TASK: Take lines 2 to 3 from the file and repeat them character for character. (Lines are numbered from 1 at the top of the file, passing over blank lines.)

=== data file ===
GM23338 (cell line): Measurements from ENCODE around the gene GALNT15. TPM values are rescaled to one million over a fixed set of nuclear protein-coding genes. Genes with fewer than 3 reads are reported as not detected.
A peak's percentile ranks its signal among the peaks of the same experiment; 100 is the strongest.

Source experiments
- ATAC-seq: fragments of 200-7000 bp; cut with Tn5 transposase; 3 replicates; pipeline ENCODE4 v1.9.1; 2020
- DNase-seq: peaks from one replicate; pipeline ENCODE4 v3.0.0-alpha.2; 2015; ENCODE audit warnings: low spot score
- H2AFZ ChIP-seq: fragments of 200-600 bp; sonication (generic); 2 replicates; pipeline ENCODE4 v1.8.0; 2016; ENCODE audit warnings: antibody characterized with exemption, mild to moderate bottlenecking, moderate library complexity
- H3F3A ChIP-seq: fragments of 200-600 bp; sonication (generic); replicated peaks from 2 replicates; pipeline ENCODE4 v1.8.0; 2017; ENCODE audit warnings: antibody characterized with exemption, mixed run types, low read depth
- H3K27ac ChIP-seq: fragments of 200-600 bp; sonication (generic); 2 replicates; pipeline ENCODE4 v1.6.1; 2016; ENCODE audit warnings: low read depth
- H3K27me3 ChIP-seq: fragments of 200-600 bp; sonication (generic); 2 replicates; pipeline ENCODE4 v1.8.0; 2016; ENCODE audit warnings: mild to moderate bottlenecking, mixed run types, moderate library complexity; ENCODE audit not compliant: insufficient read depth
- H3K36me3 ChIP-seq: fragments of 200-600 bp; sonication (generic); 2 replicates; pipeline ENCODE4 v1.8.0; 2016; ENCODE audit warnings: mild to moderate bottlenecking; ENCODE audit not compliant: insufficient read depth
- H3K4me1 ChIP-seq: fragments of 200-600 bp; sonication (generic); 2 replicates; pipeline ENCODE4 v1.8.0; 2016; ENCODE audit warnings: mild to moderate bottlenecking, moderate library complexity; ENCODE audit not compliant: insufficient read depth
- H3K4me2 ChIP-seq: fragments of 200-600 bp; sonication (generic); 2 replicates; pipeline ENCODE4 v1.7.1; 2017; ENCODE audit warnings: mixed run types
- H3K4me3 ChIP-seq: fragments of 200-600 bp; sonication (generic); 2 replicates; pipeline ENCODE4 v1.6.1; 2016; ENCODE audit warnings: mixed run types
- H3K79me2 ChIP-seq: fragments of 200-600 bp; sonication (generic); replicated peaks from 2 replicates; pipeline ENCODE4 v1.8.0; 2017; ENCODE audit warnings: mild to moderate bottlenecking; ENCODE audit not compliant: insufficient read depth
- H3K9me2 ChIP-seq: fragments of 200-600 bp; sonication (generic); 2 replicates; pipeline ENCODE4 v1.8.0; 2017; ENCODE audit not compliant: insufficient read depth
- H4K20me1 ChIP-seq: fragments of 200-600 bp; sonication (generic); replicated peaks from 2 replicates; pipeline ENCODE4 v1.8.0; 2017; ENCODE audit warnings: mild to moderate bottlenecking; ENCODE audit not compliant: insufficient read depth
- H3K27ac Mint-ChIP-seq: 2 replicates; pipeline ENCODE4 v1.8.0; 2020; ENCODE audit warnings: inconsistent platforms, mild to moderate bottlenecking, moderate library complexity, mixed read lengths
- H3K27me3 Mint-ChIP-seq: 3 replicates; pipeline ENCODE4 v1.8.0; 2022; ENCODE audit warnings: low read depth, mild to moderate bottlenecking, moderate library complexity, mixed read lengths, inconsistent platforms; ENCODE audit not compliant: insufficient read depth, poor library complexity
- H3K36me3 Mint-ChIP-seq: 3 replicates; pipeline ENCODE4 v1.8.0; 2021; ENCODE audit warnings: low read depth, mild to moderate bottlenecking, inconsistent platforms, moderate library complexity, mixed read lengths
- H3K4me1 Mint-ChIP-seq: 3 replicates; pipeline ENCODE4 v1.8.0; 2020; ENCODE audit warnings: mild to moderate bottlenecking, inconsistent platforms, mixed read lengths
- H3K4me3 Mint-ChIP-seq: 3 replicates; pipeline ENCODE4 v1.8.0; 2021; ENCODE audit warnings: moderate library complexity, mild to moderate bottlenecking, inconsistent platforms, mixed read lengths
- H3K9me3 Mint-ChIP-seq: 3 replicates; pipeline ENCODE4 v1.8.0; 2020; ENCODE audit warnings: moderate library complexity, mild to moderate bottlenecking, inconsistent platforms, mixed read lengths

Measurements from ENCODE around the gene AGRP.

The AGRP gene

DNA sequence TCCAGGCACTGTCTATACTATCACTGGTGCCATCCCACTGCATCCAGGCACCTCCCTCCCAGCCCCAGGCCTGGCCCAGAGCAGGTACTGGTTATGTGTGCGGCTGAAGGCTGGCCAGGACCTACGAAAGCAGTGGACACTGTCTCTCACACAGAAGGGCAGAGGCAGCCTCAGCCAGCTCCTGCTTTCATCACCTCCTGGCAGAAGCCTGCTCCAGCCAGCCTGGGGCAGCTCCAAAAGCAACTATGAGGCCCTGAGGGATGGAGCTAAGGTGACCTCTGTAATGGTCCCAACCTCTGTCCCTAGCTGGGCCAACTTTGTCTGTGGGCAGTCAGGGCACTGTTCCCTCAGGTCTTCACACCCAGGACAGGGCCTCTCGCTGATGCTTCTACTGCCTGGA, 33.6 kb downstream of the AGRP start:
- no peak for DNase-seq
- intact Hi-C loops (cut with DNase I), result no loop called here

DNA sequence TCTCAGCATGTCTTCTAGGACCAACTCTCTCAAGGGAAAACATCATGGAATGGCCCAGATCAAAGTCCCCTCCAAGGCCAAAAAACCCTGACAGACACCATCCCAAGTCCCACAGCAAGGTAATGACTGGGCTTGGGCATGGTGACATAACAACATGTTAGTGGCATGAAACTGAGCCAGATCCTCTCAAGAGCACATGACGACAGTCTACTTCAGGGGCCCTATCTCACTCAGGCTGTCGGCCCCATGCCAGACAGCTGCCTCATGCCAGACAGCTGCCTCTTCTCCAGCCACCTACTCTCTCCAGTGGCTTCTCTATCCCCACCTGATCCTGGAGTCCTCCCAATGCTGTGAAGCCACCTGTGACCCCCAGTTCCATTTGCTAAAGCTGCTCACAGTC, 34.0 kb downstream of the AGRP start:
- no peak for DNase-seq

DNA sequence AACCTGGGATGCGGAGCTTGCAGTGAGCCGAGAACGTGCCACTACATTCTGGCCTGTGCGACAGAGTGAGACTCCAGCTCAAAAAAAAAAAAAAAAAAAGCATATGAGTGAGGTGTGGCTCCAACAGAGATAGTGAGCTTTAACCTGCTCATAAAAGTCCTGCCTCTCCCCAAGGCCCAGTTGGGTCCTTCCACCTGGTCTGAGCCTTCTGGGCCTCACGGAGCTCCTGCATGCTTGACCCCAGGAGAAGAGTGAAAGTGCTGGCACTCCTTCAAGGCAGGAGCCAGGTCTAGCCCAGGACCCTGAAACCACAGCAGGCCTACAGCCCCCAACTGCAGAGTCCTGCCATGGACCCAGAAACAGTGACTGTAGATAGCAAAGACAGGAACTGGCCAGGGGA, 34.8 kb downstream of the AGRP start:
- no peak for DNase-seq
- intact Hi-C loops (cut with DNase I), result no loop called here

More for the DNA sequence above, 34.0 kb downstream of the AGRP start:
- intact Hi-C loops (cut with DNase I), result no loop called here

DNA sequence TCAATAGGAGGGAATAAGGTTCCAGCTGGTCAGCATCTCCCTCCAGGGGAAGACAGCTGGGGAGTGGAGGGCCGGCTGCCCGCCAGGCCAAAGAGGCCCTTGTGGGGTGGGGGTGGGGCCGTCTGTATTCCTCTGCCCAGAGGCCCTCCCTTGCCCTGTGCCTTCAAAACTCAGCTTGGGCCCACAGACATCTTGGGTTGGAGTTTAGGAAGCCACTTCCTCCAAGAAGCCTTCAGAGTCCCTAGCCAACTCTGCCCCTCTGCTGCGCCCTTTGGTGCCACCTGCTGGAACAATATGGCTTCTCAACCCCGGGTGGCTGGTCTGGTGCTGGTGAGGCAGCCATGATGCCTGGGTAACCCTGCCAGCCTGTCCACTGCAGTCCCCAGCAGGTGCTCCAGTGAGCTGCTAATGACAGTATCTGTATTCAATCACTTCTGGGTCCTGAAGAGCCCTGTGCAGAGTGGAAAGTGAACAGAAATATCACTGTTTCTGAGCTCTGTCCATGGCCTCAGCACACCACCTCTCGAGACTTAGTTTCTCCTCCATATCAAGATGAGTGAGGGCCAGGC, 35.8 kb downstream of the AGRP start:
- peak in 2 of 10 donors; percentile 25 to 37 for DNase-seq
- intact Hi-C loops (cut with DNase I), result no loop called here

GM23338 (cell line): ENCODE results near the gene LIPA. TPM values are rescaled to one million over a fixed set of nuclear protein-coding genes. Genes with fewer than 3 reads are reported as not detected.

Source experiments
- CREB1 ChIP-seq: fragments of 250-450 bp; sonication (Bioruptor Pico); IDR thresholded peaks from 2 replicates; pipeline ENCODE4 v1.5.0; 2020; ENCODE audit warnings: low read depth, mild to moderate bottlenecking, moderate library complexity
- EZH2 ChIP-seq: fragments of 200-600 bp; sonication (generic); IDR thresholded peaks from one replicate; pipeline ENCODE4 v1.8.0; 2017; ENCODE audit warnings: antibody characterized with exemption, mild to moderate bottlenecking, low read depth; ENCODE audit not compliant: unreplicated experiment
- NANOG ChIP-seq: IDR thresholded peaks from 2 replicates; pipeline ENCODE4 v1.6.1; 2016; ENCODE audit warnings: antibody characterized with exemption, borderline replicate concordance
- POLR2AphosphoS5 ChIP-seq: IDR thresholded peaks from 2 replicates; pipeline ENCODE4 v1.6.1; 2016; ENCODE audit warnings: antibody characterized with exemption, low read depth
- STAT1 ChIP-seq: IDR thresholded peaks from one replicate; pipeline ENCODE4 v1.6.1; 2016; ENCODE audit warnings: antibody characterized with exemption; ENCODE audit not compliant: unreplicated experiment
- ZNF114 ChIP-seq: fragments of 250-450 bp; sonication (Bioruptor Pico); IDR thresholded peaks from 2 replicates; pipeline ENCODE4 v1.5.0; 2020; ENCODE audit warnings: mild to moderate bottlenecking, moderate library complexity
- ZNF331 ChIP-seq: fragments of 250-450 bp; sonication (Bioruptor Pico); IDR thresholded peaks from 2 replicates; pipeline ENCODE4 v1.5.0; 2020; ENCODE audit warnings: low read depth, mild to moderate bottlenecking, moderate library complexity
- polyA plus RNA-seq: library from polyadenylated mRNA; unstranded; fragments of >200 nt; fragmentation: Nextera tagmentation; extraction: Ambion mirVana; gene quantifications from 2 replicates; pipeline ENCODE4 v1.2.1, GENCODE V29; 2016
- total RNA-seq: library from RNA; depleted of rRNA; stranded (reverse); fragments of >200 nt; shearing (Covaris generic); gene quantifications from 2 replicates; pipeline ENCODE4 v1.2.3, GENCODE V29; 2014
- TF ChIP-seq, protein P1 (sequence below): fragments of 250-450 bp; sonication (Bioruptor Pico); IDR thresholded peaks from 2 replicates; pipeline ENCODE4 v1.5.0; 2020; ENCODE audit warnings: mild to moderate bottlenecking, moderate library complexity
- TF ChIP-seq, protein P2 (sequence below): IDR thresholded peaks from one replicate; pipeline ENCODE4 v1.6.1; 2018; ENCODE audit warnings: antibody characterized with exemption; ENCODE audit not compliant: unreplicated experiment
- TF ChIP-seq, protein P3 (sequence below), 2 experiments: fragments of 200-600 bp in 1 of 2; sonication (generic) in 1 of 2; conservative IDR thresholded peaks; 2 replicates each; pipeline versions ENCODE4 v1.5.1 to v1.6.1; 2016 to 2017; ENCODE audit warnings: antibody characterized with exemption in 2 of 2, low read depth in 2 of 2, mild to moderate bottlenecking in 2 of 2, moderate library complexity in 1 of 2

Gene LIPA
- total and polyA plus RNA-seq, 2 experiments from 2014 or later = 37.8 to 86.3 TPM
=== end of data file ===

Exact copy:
A peak's percentile ranks its signal among the peaks of the same experiment; 100 is the strongest.

Source experiments